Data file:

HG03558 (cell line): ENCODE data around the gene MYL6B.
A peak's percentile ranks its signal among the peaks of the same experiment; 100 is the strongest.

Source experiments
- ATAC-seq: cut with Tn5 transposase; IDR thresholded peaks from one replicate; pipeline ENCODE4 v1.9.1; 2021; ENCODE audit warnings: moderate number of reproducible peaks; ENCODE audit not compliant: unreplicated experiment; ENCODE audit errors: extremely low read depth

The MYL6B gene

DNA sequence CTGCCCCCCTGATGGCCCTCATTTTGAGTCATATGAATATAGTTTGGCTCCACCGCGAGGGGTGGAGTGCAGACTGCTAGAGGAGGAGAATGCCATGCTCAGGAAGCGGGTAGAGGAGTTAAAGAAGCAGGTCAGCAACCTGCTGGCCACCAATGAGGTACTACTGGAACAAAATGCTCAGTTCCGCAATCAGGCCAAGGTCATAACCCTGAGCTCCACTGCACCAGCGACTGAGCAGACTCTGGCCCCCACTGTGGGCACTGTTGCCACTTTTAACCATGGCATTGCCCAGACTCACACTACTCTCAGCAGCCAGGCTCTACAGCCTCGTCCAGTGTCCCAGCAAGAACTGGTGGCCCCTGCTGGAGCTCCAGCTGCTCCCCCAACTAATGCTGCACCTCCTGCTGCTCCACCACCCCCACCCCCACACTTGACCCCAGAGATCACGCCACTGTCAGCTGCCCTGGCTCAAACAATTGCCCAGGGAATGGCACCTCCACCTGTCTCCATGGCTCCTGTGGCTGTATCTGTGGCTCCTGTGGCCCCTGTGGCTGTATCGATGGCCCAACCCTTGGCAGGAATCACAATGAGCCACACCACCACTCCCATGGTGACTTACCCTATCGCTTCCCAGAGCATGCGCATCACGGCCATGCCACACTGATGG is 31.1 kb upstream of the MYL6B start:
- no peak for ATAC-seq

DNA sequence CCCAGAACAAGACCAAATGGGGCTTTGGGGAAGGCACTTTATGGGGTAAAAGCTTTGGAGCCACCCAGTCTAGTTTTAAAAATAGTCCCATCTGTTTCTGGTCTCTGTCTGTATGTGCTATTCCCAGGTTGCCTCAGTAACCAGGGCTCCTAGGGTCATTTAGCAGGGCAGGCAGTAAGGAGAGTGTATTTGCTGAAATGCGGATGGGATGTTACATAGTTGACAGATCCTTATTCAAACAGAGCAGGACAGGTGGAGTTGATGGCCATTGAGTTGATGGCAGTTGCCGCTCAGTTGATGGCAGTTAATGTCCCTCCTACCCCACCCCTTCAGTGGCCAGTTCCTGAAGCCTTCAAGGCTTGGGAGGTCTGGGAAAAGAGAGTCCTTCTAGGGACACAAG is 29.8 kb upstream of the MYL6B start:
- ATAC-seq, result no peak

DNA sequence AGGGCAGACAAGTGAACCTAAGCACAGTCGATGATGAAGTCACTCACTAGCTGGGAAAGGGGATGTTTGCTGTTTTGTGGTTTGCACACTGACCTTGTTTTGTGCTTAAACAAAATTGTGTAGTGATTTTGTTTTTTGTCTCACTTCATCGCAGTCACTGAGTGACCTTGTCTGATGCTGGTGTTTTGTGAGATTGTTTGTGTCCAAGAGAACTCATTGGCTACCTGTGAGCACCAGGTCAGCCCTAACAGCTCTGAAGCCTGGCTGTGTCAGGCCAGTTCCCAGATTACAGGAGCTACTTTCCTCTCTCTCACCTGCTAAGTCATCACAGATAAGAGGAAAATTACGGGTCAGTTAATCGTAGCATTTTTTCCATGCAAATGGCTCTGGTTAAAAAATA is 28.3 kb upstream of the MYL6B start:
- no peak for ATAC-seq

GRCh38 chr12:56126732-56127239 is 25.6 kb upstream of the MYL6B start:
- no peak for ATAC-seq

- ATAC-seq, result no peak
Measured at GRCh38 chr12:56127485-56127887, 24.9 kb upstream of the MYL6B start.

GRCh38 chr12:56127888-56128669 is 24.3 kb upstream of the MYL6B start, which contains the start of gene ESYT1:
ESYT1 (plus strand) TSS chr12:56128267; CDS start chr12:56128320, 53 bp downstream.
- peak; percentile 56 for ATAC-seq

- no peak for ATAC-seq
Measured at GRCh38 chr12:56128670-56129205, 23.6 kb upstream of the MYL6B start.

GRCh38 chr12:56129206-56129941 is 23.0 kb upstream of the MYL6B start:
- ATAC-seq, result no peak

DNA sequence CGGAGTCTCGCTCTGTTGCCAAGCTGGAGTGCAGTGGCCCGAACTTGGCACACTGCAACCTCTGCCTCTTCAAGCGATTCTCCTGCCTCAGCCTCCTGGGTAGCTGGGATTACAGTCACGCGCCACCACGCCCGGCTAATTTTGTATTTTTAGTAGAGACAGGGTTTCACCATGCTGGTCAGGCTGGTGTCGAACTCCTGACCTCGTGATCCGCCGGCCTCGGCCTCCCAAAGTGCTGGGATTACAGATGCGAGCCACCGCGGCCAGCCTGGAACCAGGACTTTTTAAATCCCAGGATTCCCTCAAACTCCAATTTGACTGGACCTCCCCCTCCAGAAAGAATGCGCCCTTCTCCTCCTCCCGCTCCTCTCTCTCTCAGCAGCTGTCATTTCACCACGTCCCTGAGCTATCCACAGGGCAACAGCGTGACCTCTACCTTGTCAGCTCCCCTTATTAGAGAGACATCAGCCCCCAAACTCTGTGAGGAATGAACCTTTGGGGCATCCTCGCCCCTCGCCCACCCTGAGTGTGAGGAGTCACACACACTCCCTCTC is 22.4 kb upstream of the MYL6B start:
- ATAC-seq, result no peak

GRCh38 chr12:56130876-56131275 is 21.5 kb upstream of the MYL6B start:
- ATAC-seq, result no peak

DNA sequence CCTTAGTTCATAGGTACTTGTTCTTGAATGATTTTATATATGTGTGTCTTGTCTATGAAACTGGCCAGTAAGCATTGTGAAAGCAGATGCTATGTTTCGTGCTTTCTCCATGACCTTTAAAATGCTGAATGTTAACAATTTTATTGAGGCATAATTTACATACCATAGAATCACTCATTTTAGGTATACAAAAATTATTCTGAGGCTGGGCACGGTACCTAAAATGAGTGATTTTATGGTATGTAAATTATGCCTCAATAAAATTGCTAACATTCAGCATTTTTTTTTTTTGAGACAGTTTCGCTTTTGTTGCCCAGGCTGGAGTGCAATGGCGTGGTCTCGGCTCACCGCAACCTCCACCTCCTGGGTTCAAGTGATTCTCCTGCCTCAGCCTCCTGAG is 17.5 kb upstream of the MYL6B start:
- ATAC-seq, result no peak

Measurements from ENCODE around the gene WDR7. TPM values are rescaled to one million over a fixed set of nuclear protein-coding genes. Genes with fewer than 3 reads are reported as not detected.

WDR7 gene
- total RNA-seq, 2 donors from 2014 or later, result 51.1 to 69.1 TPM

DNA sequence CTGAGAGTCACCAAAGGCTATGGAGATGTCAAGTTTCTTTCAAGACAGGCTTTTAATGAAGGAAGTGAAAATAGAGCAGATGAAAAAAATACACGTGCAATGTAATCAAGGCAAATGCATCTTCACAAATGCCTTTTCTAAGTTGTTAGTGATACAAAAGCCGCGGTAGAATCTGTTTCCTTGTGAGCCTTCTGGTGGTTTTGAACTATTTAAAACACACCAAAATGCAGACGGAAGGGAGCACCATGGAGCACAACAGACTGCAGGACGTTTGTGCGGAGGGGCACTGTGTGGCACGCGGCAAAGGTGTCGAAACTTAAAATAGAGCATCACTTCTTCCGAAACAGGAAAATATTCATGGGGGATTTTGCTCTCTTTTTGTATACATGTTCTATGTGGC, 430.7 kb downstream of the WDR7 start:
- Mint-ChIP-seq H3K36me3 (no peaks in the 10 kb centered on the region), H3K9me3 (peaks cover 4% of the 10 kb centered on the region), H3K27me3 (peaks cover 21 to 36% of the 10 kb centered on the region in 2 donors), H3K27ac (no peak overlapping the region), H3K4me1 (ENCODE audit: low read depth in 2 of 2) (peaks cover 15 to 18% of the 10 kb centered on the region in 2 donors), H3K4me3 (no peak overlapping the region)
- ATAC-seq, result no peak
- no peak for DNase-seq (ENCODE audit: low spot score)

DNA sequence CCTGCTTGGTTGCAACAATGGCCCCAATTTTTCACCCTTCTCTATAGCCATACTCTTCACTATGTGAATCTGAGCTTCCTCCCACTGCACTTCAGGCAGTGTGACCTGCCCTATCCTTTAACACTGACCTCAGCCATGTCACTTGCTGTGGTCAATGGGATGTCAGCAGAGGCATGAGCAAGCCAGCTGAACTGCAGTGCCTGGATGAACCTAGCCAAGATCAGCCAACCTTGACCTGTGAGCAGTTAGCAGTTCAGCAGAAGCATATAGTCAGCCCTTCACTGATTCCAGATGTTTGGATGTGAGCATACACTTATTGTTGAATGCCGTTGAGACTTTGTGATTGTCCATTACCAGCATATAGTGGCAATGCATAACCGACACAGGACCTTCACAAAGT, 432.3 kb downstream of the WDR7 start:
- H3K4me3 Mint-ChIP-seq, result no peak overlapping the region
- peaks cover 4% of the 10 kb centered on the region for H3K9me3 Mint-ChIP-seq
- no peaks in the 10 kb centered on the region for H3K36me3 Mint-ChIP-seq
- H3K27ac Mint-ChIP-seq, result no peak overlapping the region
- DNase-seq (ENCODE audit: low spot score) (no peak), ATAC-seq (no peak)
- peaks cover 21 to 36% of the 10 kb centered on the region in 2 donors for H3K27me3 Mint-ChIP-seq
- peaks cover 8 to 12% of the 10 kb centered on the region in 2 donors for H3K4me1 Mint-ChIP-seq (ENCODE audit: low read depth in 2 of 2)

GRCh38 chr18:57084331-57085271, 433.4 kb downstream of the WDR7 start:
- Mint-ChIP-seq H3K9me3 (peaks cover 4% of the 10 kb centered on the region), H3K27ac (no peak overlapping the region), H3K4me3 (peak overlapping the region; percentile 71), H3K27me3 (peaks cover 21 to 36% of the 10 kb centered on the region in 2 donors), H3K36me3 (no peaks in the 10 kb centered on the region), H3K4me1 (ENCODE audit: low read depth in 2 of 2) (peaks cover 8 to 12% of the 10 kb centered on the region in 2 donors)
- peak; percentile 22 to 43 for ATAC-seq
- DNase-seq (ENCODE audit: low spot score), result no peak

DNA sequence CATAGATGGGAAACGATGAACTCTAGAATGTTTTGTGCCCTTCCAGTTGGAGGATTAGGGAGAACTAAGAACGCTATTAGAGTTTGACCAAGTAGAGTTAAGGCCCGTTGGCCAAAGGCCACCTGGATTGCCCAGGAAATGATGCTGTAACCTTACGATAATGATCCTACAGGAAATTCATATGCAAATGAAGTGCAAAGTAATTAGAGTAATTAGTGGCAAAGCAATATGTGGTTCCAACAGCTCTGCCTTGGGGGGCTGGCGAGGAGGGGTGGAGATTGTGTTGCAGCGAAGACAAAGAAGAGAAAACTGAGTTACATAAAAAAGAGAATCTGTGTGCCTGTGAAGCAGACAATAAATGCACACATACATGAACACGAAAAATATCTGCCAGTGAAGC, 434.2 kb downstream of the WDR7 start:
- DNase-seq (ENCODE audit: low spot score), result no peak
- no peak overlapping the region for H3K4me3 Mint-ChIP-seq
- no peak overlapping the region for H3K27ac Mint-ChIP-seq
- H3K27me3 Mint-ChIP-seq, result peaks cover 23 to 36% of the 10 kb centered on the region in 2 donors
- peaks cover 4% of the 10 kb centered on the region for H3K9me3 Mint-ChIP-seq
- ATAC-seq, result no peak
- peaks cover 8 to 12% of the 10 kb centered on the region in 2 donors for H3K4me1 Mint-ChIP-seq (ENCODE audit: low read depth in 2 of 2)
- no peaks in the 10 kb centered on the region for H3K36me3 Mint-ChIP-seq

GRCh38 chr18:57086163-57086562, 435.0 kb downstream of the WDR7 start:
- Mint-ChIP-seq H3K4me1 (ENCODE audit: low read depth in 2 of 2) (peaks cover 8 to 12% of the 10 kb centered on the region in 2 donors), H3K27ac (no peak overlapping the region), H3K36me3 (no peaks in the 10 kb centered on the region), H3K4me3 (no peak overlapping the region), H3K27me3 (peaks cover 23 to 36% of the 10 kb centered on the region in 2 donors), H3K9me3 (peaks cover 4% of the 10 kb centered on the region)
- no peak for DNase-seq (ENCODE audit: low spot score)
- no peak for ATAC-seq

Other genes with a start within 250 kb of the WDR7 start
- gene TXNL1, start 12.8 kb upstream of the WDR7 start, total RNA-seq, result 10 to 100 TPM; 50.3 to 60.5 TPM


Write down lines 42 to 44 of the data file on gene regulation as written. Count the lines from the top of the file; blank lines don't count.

- peaks cover 21 to 36% of the 10 kb centered on the region in 2 donors for H3K27me3 Mint-ChIP-seq
- peaks cover 8 to 12% of the 10 kb centered on the region in 2 donors for H3K4me1 Mint-ChIP-seq (ENCODE audit: low read depth in 2 of 2)

GRCh38 chr18:57084331-57085271, 433.4 kb downstream of the WDR7 start: